Tag Archives: Easter

“If Christ Has Not Been Raised . . .”

 

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Easter, like Christmas, is not just a day; it is a season.

A day is probably enough if you’re just talking about bunnies and eggs. But I like them, too—particularly the chocolate ones—and I hope your bunch enjoyed an Easter egg hunt. We had a good one! (Not, I trust, like the year one Easter egg hidden indoors behind our couch stayed hidden until well after Pentecost when its smell betrayed its presence.)

But if our spirits also rise higher, and Easter for us centers on the risen Lord, a full season of reflection is sweet and good and important. The Apostle Paul warns, “If Christ has not been raised, our preaching is useless and so is your faith” (1 Cor. 15:14). But if Easter really happened, that changes everything. With all of my heart, I believe that Christ was indeed raised from the dead. But I admit . . .

Believing anything with complete sincerity proves precisely nothing except that you are seriously sincere. You may also be seriously mistaken. We all know folks who always believe each of their feelings extremely sincerely, even religiously. But their feelings, sadly untrustworthy, betray them and lead to wreck after wreck.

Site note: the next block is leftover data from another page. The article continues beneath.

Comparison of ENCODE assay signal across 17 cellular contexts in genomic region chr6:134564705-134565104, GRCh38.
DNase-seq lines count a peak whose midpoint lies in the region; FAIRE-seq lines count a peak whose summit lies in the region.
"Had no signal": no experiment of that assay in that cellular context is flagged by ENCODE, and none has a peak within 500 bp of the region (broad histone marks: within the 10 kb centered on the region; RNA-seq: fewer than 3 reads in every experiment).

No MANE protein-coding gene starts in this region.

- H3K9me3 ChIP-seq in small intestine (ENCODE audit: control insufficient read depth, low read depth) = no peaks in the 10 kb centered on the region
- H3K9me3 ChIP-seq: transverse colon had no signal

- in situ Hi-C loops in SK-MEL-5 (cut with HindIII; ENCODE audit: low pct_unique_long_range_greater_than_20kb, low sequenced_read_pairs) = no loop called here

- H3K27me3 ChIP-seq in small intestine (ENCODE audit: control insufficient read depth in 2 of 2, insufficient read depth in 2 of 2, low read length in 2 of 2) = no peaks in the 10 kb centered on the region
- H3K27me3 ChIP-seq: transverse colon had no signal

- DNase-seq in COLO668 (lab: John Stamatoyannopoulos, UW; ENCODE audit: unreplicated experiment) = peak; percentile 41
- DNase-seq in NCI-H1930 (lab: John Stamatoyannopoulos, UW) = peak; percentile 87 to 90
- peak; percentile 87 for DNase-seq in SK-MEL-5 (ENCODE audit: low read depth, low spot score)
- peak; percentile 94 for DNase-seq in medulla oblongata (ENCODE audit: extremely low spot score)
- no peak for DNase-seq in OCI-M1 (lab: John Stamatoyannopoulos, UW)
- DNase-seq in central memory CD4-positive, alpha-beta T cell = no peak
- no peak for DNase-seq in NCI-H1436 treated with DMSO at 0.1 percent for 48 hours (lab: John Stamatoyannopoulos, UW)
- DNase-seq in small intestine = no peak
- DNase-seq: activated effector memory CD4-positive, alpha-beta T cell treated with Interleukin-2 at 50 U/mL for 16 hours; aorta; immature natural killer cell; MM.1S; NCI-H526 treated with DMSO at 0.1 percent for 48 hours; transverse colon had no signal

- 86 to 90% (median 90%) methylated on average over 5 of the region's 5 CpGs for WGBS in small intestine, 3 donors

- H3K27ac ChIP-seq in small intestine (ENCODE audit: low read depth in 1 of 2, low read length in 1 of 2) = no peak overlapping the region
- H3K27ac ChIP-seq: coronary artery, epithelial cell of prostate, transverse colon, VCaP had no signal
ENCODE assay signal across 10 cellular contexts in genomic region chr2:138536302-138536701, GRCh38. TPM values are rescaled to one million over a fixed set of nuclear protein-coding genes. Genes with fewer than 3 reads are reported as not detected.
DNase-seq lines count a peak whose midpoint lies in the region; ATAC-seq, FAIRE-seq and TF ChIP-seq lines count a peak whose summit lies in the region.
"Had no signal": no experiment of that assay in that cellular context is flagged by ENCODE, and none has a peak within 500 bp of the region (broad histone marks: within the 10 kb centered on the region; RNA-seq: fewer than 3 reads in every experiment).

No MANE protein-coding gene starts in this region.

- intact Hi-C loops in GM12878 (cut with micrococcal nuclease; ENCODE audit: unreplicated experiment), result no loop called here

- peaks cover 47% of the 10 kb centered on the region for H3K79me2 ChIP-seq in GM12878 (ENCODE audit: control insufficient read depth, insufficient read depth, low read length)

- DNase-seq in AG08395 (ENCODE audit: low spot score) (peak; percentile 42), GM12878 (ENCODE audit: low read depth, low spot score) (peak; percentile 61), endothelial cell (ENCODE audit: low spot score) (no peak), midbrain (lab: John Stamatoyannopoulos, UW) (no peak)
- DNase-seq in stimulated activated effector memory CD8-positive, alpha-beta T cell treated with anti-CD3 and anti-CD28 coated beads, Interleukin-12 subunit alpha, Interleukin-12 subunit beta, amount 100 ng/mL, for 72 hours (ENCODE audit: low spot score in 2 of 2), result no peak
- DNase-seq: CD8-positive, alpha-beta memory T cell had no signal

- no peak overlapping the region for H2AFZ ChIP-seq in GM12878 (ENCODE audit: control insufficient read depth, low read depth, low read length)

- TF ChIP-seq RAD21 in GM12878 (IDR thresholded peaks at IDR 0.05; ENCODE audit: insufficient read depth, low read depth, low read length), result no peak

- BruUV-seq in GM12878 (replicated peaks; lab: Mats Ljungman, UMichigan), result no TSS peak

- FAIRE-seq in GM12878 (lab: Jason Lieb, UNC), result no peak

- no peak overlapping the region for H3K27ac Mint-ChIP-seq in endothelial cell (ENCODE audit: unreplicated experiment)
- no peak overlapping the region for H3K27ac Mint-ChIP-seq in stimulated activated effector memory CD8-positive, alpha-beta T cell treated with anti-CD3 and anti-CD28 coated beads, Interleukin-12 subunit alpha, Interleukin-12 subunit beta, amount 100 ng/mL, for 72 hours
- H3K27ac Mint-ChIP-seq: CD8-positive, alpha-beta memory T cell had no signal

Notice also the necessary word here: “believe.” I believe that the Resurrection happened. Not just as a metaphor for new birth and hope and life; though it is that, it is much more. I don’t adopt a “belief” in the Resurrection that is largely symbolic and sentimental, a tip of the hat to ancient folks who just didn’t know any better, but now we do, and we’d still like the comfort of religion, shorn of much that is embarrassingly supernatural. No. I believe John looked into an empty tomb and that Jesus, after his real death later showed up genuinely alive.

But a belief, even bolstered by all sorts of good and real evidence, is still a belief. No one can prove 100% that it happened or that it didn’t. We consider the evidence and choose.

For me, that leads way back to this question: “Does God exist?” I’ve rarely been able to imagine having enough “faith” to believe that all we see around us is accidental. I know we moderns, “chronological snobs,” like to assume that, with the advent of science and technology, we’ve arrived, and that the incredible masses of folks before us were just so primitive and foolish that they worshiped rocks and statues rather than facing hard facts.